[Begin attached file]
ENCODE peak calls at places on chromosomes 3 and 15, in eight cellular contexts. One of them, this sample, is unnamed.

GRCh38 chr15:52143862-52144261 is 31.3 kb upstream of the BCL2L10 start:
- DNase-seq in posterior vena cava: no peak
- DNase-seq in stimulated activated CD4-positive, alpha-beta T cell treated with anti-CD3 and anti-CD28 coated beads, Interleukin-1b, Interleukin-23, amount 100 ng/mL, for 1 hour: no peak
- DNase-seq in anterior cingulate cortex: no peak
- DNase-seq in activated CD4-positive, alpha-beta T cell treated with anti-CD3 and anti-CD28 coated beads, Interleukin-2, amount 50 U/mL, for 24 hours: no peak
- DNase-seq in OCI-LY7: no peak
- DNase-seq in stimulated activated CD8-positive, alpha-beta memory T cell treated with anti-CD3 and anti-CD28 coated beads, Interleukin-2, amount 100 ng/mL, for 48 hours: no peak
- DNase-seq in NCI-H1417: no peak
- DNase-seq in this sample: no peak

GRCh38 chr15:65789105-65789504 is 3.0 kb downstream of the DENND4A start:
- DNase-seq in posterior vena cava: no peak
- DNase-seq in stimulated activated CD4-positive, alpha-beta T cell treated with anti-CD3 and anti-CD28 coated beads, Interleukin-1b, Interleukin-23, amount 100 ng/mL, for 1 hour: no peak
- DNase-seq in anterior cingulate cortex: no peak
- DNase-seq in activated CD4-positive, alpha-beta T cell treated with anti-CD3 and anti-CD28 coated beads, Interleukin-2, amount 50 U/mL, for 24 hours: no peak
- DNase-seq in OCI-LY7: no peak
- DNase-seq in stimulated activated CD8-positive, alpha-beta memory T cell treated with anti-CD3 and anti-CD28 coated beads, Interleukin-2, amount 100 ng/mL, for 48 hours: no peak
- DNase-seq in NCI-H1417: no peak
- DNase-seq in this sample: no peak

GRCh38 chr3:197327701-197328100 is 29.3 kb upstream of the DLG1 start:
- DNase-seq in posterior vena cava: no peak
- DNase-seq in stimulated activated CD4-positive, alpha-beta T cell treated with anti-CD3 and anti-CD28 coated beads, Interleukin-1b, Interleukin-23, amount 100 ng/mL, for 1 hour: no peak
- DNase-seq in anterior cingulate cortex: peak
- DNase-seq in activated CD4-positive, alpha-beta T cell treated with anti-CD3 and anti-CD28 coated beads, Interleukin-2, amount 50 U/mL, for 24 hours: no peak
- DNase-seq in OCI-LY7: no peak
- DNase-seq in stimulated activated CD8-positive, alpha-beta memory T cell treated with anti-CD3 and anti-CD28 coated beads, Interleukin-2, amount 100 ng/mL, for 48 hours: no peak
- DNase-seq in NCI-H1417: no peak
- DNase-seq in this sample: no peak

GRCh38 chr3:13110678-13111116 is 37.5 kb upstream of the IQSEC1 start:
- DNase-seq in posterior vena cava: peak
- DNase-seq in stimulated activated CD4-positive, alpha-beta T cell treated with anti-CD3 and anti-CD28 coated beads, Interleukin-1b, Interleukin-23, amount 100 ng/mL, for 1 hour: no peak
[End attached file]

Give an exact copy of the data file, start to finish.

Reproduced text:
ENCODE peak calls at places on chromosomes 3 and 15, in eight cellular contexts. One of them, this sample, is unnamed.

GRCh38 chr15:52143862-52144261 is 31.3 kb upstream of the BCL2L10 start:
- DNase-seq in posterior vena cava: no peak
- DNase-seq in stimulated activated CD4-positive, alpha-beta T cell treated with anti-CD3 and anti-CD28 coated beads, Interleukin-1b, Interleukin-23, amount 100 ng/mL, for 1 hour: no peak
- DNase-seq in anterior cingulate cortex: no peak
- DNase-seq in activated CD4-positive, alpha-beta T cell treated with anti-CD3 and anti-CD28 coated beads, Interleukin-2, amount 50 U/mL, for 24 hours: no peak
- DNase-seq in OCI-LY7: no peak
- DNase-seq in stimulated activated CD8-positive, alpha-beta memory T cell treated with anti-CD3 and anti-CD28 coated beads, Interleukin-2, amount 100 ng/mL, for 48 hours: no peak
- DNase-seq in NCI-H1417: no peak
- DNase-seq in this sample: no peak

GRCh38 chr15:65789105-65789504 is 3.0 kb downstream of the DENND4A start:
- DNase-seq in posterior vena cava: no peak
- DNase-seq in stimulated activated CD4-positive, alpha-beta T cell treated with anti-CD3 and anti-CD28 coated beads, Interleukin-1b, Interleukin-23, amount 100 ng/mL, for 1 hour: no peak
- DNase-seq in anterior cingulate cortex: no peak
- DNase-seq in activated CD4-positive, alpha-beta T cell treated with anti-CD3 and anti-CD28 coated beads, Interleukin-2, amount 50 U/mL, for 24 hours: no peak
- DNase-seq in OCI-LY7: no peak
- DNase-seq in stimulated activated CD8-positive, alpha-beta memory T cell treated with anti-CD3 and anti-CD28 coated beads, Interleukin-2, amount 100 ng/mL, for 48 hours: no peak
- DNase-seq in NCI-H1417: no peak
- DNase-seq in this sample: no peak

GRCh38 chr3:197327701-197328100 is 29.3 kb upstream of the DLG1 start:
- DNase-seq in posterior vena cava: no peak
- DNase-seq in stimulated activated CD4-positive, alpha-beta T cell treated with anti-CD3 and anti-CD28 coated beads, Interleukin-1b, Interleukin-23, amount 100 ng/mL, for 1 hour: no peak
- DNase-seq in anterior cingulate cortex: peak
- DNase-seq in activated CD4-positive, alpha-beta T cell treated with anti-CD3 and anti-CD28 coated beads, Interleukin-2, amount 50 U/mL, for 24 hours: no peak
- DNase-seq in OCI-LY7: no peak
- DNase-seq in stimulated activated CD8-positive, alpha-beta memory T cell treated with anti-CD3 and anti-CD28 coated beads, Interleukin-2, amount 100 ng/mL, for 48 hours: no peak
- DNase-seq in NCI-H1417: no peak
- DNase-seq in this sample: no peak

GRCh38 chr3:13110678-13111116 is 37.5 kb upstream of the IQSEC1 start:
- DNase-seq in posterior vena cava: peak
- DNase-seq in stimulated activated CD4-positive, alpha-beta T cell treated with anti-CD3 and anti-CD28 coated beads, Interleukin-1b, Interleukin-23, amount 100 ng/mL, for 1 hour: no peak